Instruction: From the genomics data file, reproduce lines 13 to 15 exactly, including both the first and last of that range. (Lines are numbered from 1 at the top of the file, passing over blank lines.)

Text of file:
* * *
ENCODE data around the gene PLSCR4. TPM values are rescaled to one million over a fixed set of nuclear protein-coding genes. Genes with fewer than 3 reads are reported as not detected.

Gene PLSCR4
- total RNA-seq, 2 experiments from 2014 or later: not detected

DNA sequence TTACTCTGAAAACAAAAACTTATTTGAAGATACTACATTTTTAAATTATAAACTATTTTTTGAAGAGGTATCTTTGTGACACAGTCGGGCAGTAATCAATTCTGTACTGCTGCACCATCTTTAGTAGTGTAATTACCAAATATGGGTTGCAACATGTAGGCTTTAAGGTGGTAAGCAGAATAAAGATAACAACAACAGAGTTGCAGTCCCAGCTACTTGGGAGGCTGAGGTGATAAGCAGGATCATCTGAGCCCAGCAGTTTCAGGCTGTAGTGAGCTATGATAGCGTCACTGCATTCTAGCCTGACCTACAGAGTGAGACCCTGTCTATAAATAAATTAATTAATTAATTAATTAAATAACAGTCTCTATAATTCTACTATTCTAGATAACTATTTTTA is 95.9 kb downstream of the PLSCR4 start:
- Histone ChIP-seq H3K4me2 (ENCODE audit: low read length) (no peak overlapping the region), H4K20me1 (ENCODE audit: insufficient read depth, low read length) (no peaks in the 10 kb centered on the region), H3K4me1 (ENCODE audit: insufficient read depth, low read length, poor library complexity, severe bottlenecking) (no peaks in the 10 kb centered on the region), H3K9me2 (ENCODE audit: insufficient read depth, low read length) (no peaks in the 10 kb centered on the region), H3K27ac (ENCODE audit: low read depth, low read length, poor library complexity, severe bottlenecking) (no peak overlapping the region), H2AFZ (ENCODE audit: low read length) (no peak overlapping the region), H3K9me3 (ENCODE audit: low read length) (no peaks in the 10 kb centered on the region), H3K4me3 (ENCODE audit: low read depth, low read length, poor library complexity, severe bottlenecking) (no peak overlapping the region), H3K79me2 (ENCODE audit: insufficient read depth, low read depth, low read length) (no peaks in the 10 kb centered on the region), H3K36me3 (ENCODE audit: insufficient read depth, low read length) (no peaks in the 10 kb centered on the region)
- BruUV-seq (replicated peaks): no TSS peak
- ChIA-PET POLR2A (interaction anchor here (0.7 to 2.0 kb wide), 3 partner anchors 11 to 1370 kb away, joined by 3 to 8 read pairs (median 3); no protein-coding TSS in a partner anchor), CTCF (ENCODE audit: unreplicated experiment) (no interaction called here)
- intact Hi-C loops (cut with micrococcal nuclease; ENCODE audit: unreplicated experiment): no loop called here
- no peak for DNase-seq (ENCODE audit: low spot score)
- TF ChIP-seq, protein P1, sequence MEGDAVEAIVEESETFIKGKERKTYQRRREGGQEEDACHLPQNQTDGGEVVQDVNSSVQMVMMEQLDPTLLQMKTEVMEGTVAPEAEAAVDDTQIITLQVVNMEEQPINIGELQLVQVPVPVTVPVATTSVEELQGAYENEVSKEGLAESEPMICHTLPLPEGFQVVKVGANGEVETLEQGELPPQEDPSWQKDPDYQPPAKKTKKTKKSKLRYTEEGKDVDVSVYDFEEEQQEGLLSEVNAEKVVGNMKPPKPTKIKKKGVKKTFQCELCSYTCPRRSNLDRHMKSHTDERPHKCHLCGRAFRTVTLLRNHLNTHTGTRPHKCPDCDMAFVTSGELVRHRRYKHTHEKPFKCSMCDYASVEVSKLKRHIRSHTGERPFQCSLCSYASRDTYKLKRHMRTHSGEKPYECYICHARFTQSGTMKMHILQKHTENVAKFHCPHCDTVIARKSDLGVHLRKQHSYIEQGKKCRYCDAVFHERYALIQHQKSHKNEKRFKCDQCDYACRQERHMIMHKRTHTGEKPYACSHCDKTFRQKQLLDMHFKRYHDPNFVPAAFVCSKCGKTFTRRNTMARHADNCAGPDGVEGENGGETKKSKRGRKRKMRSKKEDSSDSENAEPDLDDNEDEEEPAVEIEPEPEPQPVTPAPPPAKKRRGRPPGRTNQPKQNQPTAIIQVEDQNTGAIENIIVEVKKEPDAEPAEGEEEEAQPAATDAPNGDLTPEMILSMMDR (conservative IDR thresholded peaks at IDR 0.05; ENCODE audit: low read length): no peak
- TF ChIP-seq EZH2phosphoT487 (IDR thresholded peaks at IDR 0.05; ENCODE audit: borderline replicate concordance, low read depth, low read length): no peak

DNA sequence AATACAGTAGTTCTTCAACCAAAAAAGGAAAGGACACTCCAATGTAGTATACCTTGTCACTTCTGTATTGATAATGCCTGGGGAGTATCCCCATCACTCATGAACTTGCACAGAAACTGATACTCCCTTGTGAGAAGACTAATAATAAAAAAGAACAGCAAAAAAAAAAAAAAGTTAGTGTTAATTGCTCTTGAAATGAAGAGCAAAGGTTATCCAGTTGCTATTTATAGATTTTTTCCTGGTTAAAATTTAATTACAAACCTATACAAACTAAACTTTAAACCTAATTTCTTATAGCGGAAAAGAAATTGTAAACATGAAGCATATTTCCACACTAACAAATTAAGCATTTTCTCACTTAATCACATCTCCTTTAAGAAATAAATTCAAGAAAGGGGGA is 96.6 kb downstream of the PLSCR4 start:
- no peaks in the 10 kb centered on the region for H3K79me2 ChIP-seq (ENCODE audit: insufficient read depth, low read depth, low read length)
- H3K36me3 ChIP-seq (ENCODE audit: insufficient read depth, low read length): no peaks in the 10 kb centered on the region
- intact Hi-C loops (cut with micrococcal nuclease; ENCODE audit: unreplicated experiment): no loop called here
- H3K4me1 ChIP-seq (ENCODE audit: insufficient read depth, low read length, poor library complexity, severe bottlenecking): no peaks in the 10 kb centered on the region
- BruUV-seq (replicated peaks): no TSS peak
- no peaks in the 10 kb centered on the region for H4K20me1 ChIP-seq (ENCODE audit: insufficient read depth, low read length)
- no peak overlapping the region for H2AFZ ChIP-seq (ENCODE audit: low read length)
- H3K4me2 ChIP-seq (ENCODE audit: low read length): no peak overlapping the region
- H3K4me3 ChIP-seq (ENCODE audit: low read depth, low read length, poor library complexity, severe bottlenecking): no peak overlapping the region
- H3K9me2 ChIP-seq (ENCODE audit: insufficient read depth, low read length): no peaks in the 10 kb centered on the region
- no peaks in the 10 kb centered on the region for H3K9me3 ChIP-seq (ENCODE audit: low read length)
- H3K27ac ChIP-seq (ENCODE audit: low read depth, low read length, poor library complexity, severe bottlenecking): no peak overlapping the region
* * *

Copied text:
- no peaks in the 10 kb centered on the region for H3K79me2 ChIP-seq (ENCODE audit: insufficient read depth, low read depth, low read length)
- H3K36me3 ChIP-seq (ENCODE audit: insufficient read depth, low read length): no peaks in the 10 kb centered on the region
- intact Hi-C loops (cut with micrococcal nuclease; ENCODE audit: unreplicated experiment): no loop called here